- Title – The Race of My Life – An Autobiography
- Author – Milkha Singh with Sonia Sanwalka
- Publisher – Rupa Publications
- Genre – Autobiography
- Pages – 150
- ISBN – 978-81-291-2910-9
- Price – 250 INR
Synopsis : Milkha Singh has led a life dominated by running, running, running. From a boy who narrowly escaped death during Partition, to a juvenile delinquent who stole and outran police, to a young army recruit who ran his very first race to win special privileges for himself (a daily glass of milk). After that race, Milkha Singh became an athlete by default. And what followed was the stuff legends are made of.
In this remarkably candid autobiography, Milkha Singh shares the amazing highs of winning India’s first ever gold in athletics at the Commonwealth Games, the unbridled joy of being hailed as the ‘Flying Sikh’ in Pakistan, as well as the shattering low of failure at the Olympics. Despite the on-field and off-field drama in his life, Milkha remained committed to running. And yet, remarkably for a man whose life was dominated by sports, he continues to remain disillusioned with the way sports is run.
Review : The day I learnt about this book I knew it in my heart I had to read it. I cannot rule out the enhanced curiosity massive publicity of the movie Bhaag Milkha Bhaag had triggered in my mind. The movie revolved around the life of the celebrated sportsman, Milkha Singh and this book seemed like a golden opportunity to dig into the intricate details of Milkha Singh’s life that would contain exhaustive details.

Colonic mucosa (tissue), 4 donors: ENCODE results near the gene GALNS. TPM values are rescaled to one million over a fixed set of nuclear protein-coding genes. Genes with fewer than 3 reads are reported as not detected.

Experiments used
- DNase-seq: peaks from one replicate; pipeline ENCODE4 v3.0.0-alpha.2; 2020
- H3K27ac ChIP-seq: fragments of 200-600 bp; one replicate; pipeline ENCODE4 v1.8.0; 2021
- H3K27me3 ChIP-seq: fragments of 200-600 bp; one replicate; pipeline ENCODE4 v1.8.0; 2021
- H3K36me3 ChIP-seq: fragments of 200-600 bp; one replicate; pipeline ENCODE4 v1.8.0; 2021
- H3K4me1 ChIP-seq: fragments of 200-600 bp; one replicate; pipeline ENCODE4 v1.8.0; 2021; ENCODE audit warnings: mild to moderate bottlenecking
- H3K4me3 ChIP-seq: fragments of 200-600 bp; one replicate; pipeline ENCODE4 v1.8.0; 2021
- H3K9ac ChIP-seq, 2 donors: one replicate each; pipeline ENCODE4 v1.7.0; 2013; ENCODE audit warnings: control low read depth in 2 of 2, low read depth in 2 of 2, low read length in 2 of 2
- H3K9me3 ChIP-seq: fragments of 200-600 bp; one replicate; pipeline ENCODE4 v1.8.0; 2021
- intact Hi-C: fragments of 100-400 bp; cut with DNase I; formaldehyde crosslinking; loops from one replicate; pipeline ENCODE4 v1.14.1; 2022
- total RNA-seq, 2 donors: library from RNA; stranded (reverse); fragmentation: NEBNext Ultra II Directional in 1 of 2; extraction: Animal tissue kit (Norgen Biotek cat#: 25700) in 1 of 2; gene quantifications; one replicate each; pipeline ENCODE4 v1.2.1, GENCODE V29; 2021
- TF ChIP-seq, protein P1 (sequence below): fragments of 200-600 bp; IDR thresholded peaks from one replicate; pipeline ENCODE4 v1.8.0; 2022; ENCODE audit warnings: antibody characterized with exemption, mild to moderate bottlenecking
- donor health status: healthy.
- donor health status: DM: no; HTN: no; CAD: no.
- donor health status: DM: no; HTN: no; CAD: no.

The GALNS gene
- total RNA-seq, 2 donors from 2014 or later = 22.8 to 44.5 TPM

The cover of the book in sepia tones bears the ace sportsman Milkha Singh in a captivating running pose. Farhan Akhtar’s quote on the cover and the foreword written by movie director Rakeysh Omprakash Mehra gifted me an impression that the book could be a re-plug to the movie, which is what it eventually turns out to be.
The language is very simple and engaging. Though I must confess the narrative falls short on the point that though every chapter tries its best to touch upon Milkha Singh’s life events, it does so on a shallow note. What I had expected from this autobiography was to provide minute details about all these incidents of the legend’s life, which the movie couldn’t show in three hours, but the book failed in doing so.
I enjoyed the detailed chapter on how Milkha found the love of his life Nimmi and how the course of events affected their lives. Another exciting part of the book are the anecdotes of Milkha’s training under Dr. Arthur W. Howard. Dr. Howard not only mentored him but was his philosopher and guide who made his historic win in the Commonwealth games a reality.
I wished more details were shared on the strategic point of how Milkha’s athletic career ended.
Having said that, the book bears real life pictures of Milkha Singh and the key people in his life, which were a major plus point in the autobiography. I could connect to the narration having seen how Dr. Howard, Milkha’s sister Isher, Nimmi (Nirmala) and other important people in his life looked like. Besides, the record breaking sports event pictures in black and white.
The book sure makes up an inspiring story of an extraordinary man who refused to be outpaced by life or circumstances.
My thirst to know the towering sportsman of Indian sports history was barely quenched by this slim 150 page autobiography. I personally feel, Milkha Singh’s inspirational life deserved a more detailed account to inspire our youth in many ways only a true legend like Milkha Singh could.